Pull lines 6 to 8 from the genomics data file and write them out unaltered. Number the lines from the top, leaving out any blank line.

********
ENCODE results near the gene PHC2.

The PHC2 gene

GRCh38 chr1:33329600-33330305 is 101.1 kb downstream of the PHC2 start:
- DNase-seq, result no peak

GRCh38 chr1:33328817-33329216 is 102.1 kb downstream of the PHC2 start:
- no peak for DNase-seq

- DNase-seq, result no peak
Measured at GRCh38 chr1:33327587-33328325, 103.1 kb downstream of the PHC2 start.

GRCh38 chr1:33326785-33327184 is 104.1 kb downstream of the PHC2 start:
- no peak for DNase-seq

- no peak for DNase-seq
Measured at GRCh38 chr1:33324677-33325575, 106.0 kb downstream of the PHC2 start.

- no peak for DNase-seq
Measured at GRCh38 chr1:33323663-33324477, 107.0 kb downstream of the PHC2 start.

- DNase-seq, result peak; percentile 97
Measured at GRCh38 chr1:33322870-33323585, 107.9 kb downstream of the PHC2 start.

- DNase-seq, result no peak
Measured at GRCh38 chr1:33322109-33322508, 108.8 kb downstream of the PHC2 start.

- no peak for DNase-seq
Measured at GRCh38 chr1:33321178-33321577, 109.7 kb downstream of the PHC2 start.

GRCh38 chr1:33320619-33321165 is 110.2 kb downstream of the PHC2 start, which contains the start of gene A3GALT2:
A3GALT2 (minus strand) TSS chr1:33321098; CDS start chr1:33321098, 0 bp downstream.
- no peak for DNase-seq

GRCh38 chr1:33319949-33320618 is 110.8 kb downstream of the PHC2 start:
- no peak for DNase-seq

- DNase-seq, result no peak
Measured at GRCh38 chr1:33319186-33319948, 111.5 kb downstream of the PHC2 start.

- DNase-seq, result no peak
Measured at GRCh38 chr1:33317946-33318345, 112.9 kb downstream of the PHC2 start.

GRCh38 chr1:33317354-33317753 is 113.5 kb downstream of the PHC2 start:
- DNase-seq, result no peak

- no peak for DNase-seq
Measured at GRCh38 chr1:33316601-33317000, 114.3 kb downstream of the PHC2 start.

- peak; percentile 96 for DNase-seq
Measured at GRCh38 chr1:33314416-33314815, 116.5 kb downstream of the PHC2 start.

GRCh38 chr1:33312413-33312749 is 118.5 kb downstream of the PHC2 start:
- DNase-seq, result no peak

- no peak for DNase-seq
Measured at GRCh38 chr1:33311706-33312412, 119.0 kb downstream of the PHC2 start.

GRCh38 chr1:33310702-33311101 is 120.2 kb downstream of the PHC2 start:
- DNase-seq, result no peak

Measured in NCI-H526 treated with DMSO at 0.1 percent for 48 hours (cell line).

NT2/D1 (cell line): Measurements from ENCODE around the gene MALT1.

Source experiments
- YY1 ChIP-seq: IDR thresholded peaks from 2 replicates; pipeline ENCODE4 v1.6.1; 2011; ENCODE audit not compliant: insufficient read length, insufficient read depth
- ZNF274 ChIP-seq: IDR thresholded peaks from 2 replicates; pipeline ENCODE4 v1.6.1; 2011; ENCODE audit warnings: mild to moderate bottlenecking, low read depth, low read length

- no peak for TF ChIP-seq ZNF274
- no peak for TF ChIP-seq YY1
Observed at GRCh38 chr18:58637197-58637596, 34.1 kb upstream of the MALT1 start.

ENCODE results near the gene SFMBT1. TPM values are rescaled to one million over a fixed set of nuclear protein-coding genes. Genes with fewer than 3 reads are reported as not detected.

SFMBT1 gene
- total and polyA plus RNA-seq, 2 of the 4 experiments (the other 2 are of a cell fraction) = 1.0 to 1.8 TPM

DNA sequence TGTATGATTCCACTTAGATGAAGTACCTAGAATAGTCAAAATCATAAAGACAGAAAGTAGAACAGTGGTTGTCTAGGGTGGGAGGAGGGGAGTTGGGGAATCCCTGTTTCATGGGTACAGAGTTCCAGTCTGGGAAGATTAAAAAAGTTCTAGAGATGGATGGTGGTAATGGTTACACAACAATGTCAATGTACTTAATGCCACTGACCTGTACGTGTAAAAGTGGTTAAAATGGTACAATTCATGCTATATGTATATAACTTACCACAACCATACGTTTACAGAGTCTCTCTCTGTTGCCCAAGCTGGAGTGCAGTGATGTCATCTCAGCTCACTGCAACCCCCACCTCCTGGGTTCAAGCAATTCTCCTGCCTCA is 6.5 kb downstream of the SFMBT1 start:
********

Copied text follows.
- no peak for DNase-seq

- DNase-seq, result no peak
Measured at GRCh38 chr1:33327587-33328325, 103.1 kb downstream of the PHC2 start.